Genesis 41; Mark 11; Job 7; Romans 11

When the going gets tough, the tough get going, right? What happens when we see mountains impossible to climb or when broken legs won’t carry us over the mountain? Our lives crescendo and crash through the years that God has given us to live. Have we met these ups and downs with stoicism and personal effort or have we sunk to our knees in humble, steadfast trust in God? Joseph, Job, and Christ instruct us when we are challenged by difficult circumstances in life.

Joseph’s life story records how circumstances take him from being the favored son with his multi-colored robe to nearly being murdered in a pit, from being the over-seer in Pharaoh’s house to being thrown in a dungeon for a crime he did not commit, and finally from being elevated to the second most powerful man in the king’s court to falling on the neck of his brothers, forgiving and washing them with his tears . In Genesis 41:16, we get a clue on how Joseph could rise time and time again. He told Pharaoh, “It is not in me; God will give Pharaoh an answer of peace.” Joseph lived what he preached.

Still we question that God should be interested in the lives of ordinary men. Job 7:17-18, asked, “What is man, that You should exalt him, That You should set Your heart on him, That You should visit him every morning, And test him every moment?” Sometimes, if we are honest, we may wish that we were not the focus of God’s attention. We may join in Job’s query (7:21), “Why then do You not pardon my transgression, And take away my iniquity?” This intimate picture of Job communing with God alludes to God walking and talking with Adam in the Garden of Eden.  The changed relationship between God and man after the fall has man instinctively fearing God’s gaze. Desperate cries of, “How long?” explode from bodies wrecked with chronic pain, disabling disease, ongoing trauma, or depression, anxiety, and a host of other disorders that interfere with daily functioning. Do we plead as did Job that God would take His eyes off us, forgive us, and end the suffering? Job acknowledged that man can do nothing to save himself and that we depend on God to save us. Can we trust that God understands our physical, spiritual, and emotional vulnerability on this earth?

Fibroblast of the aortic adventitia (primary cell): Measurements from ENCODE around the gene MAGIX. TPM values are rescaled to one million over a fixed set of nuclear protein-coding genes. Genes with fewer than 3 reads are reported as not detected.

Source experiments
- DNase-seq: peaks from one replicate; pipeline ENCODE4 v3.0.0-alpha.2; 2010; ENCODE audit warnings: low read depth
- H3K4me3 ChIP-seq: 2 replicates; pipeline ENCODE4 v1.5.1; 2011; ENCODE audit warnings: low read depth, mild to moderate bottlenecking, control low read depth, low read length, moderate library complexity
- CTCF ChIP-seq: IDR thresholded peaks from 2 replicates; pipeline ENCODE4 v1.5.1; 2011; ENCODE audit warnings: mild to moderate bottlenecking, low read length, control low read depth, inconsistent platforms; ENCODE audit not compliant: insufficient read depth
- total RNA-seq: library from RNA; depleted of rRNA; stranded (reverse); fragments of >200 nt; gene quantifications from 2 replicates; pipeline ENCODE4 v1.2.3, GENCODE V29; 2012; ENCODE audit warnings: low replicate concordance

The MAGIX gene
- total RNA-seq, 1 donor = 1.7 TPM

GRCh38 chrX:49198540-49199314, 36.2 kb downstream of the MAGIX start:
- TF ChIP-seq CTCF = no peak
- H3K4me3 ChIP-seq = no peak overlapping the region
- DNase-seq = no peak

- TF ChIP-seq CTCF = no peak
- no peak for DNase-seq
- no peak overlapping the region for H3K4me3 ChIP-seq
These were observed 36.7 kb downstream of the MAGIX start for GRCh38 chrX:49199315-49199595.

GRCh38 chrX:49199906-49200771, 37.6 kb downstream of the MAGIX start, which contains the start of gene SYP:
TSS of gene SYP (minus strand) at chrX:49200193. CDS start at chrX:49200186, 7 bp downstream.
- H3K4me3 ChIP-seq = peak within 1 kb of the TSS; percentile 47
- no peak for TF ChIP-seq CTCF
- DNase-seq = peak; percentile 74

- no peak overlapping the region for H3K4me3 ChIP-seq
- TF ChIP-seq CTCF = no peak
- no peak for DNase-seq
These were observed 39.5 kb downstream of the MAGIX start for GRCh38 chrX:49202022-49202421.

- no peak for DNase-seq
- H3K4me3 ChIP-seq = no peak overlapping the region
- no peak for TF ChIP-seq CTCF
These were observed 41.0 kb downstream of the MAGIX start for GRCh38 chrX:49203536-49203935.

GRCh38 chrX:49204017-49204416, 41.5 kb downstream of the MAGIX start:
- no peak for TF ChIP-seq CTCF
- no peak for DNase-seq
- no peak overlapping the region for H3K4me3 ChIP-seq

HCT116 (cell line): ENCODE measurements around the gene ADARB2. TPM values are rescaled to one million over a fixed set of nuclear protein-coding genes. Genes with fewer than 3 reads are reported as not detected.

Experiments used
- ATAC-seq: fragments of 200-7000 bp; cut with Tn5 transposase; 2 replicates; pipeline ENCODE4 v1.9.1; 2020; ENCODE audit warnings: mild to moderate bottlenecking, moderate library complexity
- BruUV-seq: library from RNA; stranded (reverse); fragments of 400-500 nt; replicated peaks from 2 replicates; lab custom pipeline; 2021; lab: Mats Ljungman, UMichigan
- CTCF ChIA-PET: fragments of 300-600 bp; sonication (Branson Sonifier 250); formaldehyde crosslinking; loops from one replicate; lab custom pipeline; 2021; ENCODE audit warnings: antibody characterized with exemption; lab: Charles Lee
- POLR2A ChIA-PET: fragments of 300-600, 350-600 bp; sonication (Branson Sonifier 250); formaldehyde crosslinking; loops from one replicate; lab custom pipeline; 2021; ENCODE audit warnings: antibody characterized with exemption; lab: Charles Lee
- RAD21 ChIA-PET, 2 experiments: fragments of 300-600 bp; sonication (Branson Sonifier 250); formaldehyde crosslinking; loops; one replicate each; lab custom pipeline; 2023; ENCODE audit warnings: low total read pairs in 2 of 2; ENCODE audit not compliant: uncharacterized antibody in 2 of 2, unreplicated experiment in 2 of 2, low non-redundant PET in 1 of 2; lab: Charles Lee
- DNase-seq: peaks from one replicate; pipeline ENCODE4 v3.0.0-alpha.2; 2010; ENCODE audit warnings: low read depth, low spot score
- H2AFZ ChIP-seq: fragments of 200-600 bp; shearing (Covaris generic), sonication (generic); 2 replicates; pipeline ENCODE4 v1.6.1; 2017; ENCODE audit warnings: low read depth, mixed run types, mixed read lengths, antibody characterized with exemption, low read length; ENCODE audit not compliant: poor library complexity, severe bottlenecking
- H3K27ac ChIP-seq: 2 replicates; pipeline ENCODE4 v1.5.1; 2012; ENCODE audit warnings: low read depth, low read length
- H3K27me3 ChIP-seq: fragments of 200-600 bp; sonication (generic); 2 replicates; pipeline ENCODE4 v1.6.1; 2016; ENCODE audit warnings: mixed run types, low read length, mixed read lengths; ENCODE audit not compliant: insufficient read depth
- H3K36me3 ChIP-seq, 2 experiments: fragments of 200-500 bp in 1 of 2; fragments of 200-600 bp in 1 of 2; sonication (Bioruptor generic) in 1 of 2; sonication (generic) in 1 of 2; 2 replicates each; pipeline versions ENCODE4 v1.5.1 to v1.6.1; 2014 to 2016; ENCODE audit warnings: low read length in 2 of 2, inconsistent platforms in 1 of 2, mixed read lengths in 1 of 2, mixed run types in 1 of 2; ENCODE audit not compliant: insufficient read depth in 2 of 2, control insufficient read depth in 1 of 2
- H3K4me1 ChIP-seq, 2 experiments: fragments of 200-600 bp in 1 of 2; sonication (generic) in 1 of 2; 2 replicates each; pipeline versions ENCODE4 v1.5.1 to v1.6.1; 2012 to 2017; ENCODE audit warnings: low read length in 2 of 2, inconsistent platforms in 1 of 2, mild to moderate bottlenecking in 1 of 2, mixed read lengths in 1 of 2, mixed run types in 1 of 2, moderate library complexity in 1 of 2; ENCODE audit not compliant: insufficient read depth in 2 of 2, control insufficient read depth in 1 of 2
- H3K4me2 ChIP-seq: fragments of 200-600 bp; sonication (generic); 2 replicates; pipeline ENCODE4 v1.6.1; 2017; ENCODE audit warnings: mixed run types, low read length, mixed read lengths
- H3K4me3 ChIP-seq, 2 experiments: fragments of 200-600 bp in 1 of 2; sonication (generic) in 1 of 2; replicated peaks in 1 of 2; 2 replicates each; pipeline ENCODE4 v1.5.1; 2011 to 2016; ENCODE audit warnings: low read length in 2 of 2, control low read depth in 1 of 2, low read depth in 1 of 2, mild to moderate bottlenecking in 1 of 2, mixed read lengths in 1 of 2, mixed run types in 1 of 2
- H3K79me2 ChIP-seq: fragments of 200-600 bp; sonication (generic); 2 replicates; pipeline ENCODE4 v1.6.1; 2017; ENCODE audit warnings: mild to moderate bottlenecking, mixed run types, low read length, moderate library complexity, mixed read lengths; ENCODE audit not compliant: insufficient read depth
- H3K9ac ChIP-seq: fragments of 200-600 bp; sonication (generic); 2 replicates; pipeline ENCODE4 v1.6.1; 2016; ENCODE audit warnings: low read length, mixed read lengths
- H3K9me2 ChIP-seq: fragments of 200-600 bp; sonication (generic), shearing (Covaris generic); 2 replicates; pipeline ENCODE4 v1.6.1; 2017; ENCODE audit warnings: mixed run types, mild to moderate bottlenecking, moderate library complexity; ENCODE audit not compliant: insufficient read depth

Unequivocally, the answer is YES! Christ’s saving work on the cross punctuated the truth of His words…words that affirm, comfort, and empower us: Mark 11:22, 24, “Have faith in God. Therefore I say to you, whatever things you ask when you pray, believe that you receive them, and you will have them.” The cursed, fruitless fig tree that withered from the roots up overnight was meant to be a teachable moment on faith, prayer, and belief. Jesus could just as easily have said to the fig tree, “Feed my followers,” similar to His miracle with feeding the five thousand. How amazing and satisfying it would have been to see the fig tree branches heavy laden with large, ripe, and delicious figs practically popping into the hands and pockets of His apostles.  Yet seeking to more than quiet the noise of their empty bellies, Christ adjured His followers to have faith in God the Father, who will answer when we pray with belief that God is for us. Christ tells us that this is so. What now should we believe?

Faith does move mountains; prayer is a powerful change agent; and belief in the salvation of Christ is how the tough will stay committed to seeing this earthly walk with God all the way through. Romans 11:33 declares, “Oh, the depth of the riches of both of the wisdom and knowledge of God! How unsearchable are His judgments and His ways past finding out!” So when the going gets tough, the tough should really get down on their knees. “For of Him and through Him and to Him are all things, to whom be glory forever,” (Romans 11:36).

Janet (jansuwilkinson)

All Scripture quoted from The Nelson Study Bible, New King James Version, Trinity Fellowship Church 25th Anniversary Commemorative Edition, 2002.

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Filed under 66 Books, Bible in a year reading plan, Genesis, Job, M'Cheyne Bible reading plan, Mark, Old Testament, Romans, Uncategorized

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